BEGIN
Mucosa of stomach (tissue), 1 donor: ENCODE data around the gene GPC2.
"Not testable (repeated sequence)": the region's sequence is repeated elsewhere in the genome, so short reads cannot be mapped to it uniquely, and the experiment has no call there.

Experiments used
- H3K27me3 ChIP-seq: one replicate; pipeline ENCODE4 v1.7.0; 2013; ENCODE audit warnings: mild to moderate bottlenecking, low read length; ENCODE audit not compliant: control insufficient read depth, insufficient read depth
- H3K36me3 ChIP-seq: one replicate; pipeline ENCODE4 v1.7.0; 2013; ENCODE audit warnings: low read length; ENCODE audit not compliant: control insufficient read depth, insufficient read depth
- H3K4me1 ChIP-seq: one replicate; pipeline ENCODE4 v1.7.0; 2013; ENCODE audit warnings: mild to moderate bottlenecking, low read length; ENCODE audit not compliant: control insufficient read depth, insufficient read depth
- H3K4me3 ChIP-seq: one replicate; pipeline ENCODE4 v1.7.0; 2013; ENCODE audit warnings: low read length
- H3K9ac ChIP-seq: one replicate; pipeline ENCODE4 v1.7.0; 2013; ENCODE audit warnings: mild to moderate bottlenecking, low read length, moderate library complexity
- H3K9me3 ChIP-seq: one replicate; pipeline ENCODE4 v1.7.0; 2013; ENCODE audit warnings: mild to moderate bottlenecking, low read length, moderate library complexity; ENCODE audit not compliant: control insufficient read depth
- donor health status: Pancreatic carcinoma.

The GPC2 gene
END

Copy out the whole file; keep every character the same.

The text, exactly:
Mucosa of stomach (tissue), 1 donor: ENCODE data around the gene GPC2.
"Not testable (repeated sequence)": the region's sequence is repeated elsewhere in the genome, so short reads cannot be mapped to it uniquely, and the experiment has no call there.

Experiments used
- H3K27me3 ChIP-seq: one replicate; pipeline ENCODE4 v1.7.0; 2013; ENCODE audit warnings: mild to moderate bottlenecking, low read length; ENCODE audit not compliant: control insufficient read depth, insufficient read depth
- H3K36me3 ChIP-seq: one replicate; pipeline ENCODE4 v1.7.0; 2013; ENCODE audit warnings: low read length; ENCODE audit not compliant: control insufficient read depth, insufficient read depth
- H3K4me1 ChIP-seq: one replicate; pipeline ENCODE4 v1.7.0; 2013; ENCODE audit warnings: mild to moderate bottlenecking, low read length; ENCODE audit not compliant: control insufficient read depth, insufficient read depth
- H3K4me3 ChIP-seq: one replicate; pipeline ENCODE4 v1.7.0; 2013; ENCODE audit warnings: low read length
- H3K9ac ChIP-seq: one replicate; pipeline ENCODE4 v1.7.0; 2013; ENCODE audit warnings: mild to moderate bottlenecking, low read length, moderate library complexity
- H3K9me3 ChIP-seq: one replicate; pipeline ENCODE4 v1.7.0; 2013; ENCODE audit warnings: mild to moderate bottlenecking, low read length, moderate library complexity; ENCODE audit not compliant: control insufficient read depth
- donor health status: Pancreatic carcinoma.

The GPC2 gene